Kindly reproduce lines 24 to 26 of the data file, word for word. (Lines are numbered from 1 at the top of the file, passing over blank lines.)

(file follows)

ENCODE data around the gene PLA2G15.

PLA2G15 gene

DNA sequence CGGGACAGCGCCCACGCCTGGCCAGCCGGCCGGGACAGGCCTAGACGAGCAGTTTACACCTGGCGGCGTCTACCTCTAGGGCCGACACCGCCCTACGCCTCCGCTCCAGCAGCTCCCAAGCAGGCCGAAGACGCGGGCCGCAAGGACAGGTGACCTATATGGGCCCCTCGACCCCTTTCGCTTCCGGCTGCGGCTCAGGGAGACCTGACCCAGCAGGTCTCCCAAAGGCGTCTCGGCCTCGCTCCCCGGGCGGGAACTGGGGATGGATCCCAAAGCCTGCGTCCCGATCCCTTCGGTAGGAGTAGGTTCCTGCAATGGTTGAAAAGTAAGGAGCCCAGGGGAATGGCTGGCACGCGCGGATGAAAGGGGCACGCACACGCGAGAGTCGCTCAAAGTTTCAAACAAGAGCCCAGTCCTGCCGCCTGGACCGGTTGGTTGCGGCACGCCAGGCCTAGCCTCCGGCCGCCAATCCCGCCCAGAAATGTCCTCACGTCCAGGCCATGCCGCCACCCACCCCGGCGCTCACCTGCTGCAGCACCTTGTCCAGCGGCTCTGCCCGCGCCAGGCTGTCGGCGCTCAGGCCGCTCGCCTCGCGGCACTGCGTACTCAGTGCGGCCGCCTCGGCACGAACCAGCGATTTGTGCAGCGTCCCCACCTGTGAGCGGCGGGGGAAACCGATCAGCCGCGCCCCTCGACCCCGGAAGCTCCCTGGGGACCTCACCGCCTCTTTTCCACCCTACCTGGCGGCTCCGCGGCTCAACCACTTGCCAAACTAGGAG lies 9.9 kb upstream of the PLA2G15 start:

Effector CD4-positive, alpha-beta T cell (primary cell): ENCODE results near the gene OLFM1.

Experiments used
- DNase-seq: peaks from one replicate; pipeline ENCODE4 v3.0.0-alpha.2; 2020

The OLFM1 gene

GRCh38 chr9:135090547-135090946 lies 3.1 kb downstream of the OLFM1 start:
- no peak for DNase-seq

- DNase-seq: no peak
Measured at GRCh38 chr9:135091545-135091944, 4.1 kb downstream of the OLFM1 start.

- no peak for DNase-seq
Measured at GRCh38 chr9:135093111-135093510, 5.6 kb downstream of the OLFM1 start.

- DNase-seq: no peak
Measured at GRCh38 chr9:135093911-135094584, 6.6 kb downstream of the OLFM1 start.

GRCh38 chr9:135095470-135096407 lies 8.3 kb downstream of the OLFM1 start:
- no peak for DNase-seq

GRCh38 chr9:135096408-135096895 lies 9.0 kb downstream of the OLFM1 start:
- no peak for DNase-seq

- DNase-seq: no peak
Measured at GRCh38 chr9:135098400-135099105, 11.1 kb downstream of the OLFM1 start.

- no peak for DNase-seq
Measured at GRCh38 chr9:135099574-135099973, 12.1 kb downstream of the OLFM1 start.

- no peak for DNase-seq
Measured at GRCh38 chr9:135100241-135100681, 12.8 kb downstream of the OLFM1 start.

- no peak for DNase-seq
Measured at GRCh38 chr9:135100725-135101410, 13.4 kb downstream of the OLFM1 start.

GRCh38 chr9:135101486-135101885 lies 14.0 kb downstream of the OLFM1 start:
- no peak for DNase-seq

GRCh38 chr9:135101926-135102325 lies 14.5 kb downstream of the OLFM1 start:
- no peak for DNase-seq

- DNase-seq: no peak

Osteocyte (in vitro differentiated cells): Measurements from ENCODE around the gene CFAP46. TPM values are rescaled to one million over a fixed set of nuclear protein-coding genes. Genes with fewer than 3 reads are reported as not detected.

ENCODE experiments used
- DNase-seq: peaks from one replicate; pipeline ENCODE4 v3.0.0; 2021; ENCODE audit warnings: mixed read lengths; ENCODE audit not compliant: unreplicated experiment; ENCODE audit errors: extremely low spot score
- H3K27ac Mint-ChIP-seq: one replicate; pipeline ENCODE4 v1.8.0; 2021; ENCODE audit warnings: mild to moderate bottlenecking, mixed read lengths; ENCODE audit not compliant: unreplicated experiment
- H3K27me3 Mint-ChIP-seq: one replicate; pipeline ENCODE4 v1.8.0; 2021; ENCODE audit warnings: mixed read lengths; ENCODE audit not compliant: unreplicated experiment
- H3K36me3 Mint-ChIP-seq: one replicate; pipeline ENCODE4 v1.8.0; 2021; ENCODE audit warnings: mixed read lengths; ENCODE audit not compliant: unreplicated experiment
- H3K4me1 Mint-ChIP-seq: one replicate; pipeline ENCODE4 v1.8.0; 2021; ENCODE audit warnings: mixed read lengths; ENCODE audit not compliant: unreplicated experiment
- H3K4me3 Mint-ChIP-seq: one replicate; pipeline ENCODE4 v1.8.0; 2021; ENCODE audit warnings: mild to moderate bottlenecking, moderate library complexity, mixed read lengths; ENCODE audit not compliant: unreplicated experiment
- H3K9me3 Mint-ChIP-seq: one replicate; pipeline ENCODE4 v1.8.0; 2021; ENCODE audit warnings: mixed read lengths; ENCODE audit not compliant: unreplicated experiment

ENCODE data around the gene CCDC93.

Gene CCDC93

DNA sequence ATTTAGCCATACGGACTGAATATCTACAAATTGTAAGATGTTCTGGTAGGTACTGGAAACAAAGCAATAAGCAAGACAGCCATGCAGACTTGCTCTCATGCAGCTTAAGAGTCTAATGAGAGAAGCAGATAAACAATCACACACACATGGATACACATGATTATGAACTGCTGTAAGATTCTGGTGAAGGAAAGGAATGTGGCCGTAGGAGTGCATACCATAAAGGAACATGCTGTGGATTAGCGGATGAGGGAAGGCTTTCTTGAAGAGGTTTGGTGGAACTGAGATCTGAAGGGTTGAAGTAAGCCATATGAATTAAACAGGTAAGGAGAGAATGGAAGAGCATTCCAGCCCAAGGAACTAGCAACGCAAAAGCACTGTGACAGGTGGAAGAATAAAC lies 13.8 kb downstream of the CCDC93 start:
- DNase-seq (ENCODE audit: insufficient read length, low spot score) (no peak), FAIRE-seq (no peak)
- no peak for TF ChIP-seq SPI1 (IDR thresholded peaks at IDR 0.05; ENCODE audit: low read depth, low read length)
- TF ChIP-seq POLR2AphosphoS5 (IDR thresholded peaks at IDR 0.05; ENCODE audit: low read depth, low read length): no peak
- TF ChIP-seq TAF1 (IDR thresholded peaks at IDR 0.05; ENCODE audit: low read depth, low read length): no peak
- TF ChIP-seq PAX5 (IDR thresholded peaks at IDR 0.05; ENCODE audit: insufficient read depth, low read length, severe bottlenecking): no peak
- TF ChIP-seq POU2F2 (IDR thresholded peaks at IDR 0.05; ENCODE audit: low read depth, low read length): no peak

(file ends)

- no peak for DNase-seq
Measured at GRCh38 chr9:135100241-135100681, 12.8 kb downstream of the OLFM1 start.

- no peak for DNase-seq